“How can NGOs fundraise successfully in digital channels?” The Swiss creative agency Spinas Civil Voices sent me to a quest to find an answer to this burning question. I attended the International Fundraising Conference #IFC2015 in Holland. With global mobile penetration having reached 73%, and mobile traffic on internet exceeding the traffic from other devices, I assumed that the answer would definitely involve mobile fundraising. What took me by suprise, is that it involves text messaging.
The SMS technology was commercialised in 1994 by Nokia, allegedly invented by my fellow Finns, who were determined to find out a way to communicate without having to speak with each other. Wikipedia doesn’t confirm this, but I buy the argument. We all had this marvelous phone:
Ever since we’ve been holding onto our mobiles. According to research presented by Paul de Gregorio from Open Fundraising (UK), 63% of Brits admit to checking their mobile while on the toilet and the rest might be lying, since 90% of phone owners keep their phone within 1 meter distance at all times. The phone is checked on average 150 times a day! And as for fundraising potential: 6 years ago there was no mobile fundraising in Britain, and it has gained 150 million pounds this year.
So, are we using our mobiles on making online donations? Try it out! Making a donation using an online form takes on average 6 long minutes to complete, whereas a simple SMS “text to donate” message can be sent in 9 seconds.
That’s a clear victory for SMS over all those overcomplicated fundraising forms, that aren’t often even mobile-optimized. Who would go through such trouble for a small donation? Our time is more precious than that. (And I don’t suppose the increasing frustration on the way grows the willingness to give more, or more often).
There’s nothing new in asking for donation with a text message. What’s new(er) iswhere the donation is being asked for. By attending various IFC sessions, I gathered, that succesful mobile fundraising means using SMS in combination with an other channel.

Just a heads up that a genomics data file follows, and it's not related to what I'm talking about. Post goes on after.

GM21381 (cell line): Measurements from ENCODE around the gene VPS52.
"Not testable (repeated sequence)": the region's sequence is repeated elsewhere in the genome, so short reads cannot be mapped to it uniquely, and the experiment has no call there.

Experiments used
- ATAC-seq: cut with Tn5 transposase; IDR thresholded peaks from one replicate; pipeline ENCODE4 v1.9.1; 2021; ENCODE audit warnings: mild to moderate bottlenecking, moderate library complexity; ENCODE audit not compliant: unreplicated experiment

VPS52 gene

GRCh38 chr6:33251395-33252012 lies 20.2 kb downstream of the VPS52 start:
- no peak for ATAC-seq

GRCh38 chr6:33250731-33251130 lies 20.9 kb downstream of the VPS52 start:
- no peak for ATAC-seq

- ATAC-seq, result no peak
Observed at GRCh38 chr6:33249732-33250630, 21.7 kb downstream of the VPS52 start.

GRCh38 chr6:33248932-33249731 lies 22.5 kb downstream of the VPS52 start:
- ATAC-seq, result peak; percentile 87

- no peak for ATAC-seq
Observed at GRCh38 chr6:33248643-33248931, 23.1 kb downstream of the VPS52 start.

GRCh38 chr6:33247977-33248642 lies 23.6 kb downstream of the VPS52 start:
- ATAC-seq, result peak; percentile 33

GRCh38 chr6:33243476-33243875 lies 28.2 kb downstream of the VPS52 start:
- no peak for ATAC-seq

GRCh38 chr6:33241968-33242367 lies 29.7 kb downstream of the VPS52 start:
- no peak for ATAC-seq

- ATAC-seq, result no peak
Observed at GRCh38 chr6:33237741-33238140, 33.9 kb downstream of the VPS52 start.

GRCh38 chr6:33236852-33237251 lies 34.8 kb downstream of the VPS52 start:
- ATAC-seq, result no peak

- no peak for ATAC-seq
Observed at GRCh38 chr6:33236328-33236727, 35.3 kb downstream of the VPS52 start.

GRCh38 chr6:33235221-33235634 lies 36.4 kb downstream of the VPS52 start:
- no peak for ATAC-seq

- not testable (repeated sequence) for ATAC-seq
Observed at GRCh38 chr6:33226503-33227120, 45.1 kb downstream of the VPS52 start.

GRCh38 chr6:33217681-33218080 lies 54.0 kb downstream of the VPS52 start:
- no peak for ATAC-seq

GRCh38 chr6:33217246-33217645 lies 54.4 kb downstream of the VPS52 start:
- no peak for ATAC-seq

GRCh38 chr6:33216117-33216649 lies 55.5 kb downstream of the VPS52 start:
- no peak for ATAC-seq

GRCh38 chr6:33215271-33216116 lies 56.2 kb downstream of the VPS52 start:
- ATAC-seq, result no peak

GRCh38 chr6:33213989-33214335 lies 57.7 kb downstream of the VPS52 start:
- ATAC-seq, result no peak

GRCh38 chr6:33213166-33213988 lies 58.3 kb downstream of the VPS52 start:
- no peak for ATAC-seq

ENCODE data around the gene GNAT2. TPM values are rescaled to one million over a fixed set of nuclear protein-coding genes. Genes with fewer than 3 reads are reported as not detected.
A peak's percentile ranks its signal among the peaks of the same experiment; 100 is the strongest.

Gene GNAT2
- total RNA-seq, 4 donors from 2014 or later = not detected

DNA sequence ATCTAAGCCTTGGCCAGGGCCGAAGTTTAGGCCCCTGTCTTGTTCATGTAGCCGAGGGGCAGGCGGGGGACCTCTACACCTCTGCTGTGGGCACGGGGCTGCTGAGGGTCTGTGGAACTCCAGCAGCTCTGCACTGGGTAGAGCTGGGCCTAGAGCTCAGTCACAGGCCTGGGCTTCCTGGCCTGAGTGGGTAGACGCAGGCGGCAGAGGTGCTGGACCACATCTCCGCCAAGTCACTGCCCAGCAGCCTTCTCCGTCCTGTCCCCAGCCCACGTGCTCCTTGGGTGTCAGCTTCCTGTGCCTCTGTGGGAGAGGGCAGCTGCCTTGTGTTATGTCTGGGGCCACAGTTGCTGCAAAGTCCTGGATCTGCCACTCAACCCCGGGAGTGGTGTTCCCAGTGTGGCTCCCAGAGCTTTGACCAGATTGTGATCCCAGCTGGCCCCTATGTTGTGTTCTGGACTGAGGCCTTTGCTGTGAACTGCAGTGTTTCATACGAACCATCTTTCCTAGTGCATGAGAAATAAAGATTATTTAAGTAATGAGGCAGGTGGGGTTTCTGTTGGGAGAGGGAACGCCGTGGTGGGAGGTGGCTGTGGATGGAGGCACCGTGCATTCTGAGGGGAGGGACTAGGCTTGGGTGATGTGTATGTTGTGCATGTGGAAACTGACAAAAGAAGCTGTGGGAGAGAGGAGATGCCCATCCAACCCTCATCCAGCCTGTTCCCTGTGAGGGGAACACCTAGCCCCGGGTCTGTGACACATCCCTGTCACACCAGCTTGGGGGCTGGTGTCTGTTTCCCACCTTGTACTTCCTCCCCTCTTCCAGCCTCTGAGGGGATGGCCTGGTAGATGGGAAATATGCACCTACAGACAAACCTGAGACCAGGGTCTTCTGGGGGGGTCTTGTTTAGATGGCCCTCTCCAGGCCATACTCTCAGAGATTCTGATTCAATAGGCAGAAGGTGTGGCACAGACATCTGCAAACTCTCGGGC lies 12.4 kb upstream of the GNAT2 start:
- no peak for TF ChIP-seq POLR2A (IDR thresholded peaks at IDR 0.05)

Text to donate via Facebook
You can forget coding separate applications for Facebook fundraising, since users are becoming unwilling to give the names of their unborn babies to Facebook, when giving an app the right to probe their profile information. Instead, post an image on Facebook and ask for an SMS donation in the text.
Why? 80% of Facebook traffic comes through the mobile app, and it’s 1.39 billion monthly active users 526 million are mobile only. Many NGO are doubtful if social media is doing much good in terms of fundraising, but I wrote down “Slacktivists” are more 4x likely to give – and social mobile users are even 7x more likely to give. I can’t read my own handwriting, so can’t identify the research source anymore, but there’s no harm in trying. This needs practically no investment if you’ve got a SMS donation process in place already.
Text to donate via Face-To-Face
This is a nice example of a charity asking for a SMS donation on the street; A water bucket, that the person must carry to feel how it’d be like carrying one’s own water instead of turning the tap on. In the side of the bucket, there’s an ask to donate water, a bucket, or both – via SMS. The canvasser oversees, that the donor goes through the donation process instantly, and NGO gets the telephone number (which people won’t easily volunteer to give otherwise). When the NGO asks for further donor contact information in the “thank you” SMS, the one-off text donor may be cultivated to a new level of commitment via direct mail, telemarketing and whatnot.
SMS donation online
This one is my favourite, since it defies logic, but yet makes sense. It sounds like poor user experience design, to instruct people using the online donation form (likely on their laptops) to suddenly dabble with text messages. But anyone, who has ran into errors when paying online due to unsupported debit/credit cards, having to print, fill out and mail PDF’s, lacked payment options (no PayPal, seriously?), or having to login to ones complicated online banking system, is glad to skip these steps and just fill in their phone number to proceed with an SMS donation.
The Swiss Red Cross got a record of 300 000 CHF of SMS donations in 3 days during the Balkan floods in 2014 – without a push SMS, direct mail or email. They offer the option to donate by SMS on their online form alongside several different payment methods, and on 2014 SMS proved the most popular one. The organisation learned that SMS is essential for emergency response situations, and works well in getting low-value donations (the average was 45 CHF of the allowed maximum of 99 CHF). The Red Cross made a remarkable investment in setting up the CRM system to enable enriching the SMS leads with addresses, and it seems well worth it.
Do You have experience in fundraising successfully by using SMS? Or has it proven a flop? I’d love to hear about it in the comments.